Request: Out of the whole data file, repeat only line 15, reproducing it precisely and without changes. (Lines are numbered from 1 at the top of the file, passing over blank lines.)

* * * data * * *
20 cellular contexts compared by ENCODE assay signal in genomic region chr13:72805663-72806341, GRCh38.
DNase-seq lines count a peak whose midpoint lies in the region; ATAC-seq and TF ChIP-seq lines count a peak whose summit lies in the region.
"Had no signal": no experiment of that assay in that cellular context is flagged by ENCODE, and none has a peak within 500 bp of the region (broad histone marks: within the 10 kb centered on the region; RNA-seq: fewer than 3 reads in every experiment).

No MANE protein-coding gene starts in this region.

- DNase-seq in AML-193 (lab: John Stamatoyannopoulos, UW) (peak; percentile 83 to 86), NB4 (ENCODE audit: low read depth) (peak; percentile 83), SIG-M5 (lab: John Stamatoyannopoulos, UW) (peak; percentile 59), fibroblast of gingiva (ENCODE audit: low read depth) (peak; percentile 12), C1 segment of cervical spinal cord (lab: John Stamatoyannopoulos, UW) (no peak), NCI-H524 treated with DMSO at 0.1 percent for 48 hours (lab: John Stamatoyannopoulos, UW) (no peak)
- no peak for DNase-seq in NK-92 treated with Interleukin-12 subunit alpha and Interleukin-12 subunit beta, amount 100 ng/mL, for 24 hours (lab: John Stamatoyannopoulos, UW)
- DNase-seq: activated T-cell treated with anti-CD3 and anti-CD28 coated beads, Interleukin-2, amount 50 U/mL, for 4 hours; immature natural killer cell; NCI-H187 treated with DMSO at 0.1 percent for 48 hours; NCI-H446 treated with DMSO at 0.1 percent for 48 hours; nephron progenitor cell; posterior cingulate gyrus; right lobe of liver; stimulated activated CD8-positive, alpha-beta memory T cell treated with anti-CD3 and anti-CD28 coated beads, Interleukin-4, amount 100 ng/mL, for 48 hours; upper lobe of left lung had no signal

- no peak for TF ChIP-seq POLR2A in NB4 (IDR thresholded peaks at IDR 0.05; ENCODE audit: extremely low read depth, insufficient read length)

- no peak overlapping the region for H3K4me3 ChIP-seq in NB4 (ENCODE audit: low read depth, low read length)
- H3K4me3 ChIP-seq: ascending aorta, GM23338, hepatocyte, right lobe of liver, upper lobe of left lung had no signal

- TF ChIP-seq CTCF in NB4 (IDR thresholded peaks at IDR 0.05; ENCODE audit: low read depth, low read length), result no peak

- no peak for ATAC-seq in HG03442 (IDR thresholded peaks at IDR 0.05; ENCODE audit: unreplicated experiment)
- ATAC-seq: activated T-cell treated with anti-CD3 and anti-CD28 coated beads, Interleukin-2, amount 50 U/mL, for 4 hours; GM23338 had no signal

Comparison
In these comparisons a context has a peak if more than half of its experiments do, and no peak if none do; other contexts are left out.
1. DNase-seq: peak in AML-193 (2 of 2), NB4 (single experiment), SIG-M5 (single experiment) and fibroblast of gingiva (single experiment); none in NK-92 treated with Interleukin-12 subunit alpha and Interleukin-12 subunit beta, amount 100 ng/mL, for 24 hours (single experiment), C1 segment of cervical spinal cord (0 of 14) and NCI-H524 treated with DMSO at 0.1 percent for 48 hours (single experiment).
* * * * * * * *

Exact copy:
In these comparisons a context has a peak if more than half of its experiments do, and no peak if none do; other contexts are left out.